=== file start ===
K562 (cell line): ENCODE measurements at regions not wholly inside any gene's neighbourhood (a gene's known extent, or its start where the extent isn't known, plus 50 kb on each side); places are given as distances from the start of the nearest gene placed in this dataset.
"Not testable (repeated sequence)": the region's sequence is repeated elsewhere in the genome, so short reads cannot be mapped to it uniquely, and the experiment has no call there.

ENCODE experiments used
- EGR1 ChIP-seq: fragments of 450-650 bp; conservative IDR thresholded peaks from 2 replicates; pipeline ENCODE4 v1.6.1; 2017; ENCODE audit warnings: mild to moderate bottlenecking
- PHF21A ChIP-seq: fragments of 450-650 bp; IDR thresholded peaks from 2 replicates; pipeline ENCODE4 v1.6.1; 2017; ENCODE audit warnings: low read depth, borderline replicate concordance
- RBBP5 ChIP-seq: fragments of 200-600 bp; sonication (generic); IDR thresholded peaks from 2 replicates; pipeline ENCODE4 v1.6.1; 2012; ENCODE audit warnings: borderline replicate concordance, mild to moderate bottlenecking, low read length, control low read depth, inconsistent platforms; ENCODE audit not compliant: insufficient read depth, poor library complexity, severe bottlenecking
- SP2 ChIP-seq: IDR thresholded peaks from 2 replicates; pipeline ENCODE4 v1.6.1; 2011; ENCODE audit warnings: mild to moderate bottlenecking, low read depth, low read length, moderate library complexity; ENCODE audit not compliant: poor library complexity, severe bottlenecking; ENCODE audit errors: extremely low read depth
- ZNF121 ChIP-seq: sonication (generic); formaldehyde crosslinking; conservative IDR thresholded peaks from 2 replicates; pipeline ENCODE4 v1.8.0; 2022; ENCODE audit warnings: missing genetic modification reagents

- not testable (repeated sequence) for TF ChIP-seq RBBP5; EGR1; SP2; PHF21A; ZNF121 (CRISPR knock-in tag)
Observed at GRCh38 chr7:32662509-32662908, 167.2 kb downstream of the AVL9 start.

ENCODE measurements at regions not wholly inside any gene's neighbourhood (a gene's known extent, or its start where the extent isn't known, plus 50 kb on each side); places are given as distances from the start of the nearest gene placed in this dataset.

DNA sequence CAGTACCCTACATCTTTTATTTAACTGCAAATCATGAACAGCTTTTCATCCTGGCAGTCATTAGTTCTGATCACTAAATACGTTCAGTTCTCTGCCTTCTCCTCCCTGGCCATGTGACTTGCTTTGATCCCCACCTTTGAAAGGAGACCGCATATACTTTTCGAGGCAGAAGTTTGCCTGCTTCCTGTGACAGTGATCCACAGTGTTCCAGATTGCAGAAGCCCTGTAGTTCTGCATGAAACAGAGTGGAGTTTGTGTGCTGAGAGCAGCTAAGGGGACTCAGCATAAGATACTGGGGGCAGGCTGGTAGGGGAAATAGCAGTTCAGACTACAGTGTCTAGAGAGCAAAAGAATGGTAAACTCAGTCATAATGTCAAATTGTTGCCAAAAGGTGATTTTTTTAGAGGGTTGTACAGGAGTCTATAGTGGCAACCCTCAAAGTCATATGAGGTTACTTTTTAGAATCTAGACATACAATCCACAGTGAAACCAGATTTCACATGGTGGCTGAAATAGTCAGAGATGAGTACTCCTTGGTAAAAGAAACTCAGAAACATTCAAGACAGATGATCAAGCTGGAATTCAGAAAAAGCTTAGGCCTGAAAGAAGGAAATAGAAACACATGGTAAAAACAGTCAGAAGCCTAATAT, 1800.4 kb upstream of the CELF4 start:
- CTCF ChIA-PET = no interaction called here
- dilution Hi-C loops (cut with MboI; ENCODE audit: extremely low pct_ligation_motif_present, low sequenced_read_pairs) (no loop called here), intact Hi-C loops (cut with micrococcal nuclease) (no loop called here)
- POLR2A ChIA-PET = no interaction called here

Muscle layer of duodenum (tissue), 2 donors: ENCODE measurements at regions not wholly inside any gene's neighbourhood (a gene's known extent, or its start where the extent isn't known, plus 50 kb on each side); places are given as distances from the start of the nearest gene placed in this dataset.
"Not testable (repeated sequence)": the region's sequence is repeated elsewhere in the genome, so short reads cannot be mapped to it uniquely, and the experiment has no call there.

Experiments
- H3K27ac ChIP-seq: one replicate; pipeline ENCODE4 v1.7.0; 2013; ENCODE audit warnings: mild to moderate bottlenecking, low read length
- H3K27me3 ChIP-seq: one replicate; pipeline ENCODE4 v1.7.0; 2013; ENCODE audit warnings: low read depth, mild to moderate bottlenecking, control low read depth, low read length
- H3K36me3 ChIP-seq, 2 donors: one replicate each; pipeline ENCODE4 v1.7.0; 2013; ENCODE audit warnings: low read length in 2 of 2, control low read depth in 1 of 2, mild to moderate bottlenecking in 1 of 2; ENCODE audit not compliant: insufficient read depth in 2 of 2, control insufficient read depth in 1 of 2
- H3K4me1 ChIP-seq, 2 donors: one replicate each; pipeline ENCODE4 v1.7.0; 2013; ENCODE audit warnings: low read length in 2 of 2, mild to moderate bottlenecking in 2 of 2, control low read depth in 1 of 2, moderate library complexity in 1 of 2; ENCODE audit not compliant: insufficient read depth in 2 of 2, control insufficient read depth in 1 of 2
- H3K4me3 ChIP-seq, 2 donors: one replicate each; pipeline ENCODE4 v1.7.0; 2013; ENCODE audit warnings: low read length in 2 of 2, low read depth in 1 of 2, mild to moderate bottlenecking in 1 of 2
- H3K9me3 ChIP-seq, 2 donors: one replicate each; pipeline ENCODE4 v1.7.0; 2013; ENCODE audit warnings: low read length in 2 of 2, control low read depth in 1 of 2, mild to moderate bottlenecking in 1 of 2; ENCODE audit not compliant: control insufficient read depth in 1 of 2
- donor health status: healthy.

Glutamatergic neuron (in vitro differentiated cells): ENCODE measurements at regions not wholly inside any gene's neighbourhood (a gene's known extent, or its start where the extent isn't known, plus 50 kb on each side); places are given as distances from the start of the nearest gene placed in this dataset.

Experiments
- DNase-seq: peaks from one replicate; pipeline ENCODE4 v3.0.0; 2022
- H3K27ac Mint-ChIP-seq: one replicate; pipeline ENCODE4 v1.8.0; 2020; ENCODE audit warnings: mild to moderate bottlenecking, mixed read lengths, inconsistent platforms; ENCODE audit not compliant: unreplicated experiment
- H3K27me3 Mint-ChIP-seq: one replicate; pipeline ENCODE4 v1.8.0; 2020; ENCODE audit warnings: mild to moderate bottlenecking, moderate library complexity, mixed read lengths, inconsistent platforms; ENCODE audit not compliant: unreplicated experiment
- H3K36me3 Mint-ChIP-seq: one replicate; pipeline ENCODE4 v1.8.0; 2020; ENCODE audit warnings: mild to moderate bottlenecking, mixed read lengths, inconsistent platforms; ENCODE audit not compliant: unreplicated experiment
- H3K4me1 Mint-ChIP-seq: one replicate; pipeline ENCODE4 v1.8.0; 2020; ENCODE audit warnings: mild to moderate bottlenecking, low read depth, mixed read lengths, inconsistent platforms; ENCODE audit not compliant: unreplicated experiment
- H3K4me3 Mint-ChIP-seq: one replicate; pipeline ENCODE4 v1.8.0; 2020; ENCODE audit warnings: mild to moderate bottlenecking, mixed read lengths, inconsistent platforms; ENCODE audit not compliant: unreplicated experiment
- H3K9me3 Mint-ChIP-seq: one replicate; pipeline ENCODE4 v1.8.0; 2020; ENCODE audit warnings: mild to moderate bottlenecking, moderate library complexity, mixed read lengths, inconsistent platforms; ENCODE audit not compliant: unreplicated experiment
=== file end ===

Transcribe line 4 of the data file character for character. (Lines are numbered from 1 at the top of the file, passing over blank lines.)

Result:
- EGR1 ChIP-seq: fragments of 450-650 bp; conservative IDR thresholded peaks from 2 replicates; pipeline ENCODE4 v1.6.1; 2017; ENCODE audit warnings: mild to moderate bottlenecking